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I'd handle such a problem in four possible ways:

  1. Meta-talking: Talk to your players what they'd prefer. Explain that being "too clever for their own good" in this case means boring encounters and perhaps much less show-time for characters' abilities (depending on the individual builds). Since noone attends a gaming session to be bored senseless, I think most players would understand it and cut it back a bit. Most fantasy movies are utterly stupid from a strategy pov (see also: How LotR should have ended) but still enjoyable because of other aspects of the story.

  2. Just let them have it: Don't adjust anything and run a boring and too easy encounter that doesn't remotely challenge anyone. Perhaps they like cakewalks instead of difficult fights and if that's the case that allows for a much greater focus on the story and social aspects of your game. Perhaps this is the very reason why players are doing this, because they don't want to spend so much time in combat but rather would do something else in the game.

  3. Adjust your encounters: Increase the difficulty of your encounters by any means (more - not tougher - monsters, traps, environmental hazards, ...) to such a degree that the players must engage in their planning to be able to succeed at all. This is what I call "Shadowrun difficult", since a run is doomed to fail without extensive planning and research. Just follow the saying, "Failing to plan is planning to fail", but still give your players plenty of opportunities to plan ahead and investigate their opponents.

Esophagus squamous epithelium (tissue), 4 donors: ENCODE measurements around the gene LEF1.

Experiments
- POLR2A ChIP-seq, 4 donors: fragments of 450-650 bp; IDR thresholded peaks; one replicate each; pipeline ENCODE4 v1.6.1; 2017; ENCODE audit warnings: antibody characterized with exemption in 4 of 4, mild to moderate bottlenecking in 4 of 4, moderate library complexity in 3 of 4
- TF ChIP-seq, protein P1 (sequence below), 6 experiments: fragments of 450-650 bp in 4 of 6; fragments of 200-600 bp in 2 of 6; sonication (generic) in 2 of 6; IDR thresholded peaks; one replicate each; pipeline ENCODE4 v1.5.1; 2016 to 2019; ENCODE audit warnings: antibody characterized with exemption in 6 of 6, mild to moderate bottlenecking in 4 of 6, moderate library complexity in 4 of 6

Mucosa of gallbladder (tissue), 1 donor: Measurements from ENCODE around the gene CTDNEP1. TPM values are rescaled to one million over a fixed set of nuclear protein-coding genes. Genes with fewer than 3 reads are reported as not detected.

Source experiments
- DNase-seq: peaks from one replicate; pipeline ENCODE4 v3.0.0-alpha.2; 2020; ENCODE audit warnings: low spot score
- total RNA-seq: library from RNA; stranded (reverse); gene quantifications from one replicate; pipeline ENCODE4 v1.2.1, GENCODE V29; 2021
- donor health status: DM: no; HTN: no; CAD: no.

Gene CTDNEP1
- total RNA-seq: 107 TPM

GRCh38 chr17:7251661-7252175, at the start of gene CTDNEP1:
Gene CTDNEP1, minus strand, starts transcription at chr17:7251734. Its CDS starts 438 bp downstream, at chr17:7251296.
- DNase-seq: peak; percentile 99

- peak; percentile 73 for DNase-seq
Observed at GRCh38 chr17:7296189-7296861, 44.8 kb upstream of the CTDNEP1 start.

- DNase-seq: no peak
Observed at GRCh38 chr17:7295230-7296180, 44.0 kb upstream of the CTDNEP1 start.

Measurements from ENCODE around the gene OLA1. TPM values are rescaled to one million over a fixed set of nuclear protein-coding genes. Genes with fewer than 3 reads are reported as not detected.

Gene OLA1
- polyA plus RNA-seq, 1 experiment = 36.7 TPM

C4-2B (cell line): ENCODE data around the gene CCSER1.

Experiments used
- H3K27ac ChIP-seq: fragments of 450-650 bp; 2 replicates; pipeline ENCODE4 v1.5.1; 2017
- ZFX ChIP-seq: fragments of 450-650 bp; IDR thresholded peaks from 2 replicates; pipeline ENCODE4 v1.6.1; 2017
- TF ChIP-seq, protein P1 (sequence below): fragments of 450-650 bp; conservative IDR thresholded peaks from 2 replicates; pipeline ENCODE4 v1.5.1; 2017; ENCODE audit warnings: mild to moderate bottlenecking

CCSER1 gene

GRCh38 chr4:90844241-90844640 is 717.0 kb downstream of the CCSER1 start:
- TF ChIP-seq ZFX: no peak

4. No tactical influence: No amount of planning ahead or research or clever thinking has a chance to influence any given single encounter. If the plot requires the party to encounter the enemy's general with his 4 troll guards than this will happen no matter of planning or diversion or whatever the characters are doing. Planning can only affect things on a strategic, larger scale, level. For example, instead of reducing the number of enemies in a given encounter, a clever plan may reduce the number of encounters instead. This will allow players to still have a tangible benefit from their planning efforts without screwing over the GM's plans for the evening or the plot.

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+1 for "Adjust your encounters." –  corvec Feb 6 '12 at 17:31

Bonus encounters!

Let's assume the trivial case where the adventure is purely linear. Encounter A leads to B leads to C and so on. If, as a DM, you expect that the group will get through three encounters in a session, prepare six. If they cleverly bypass encounter B, then do the following: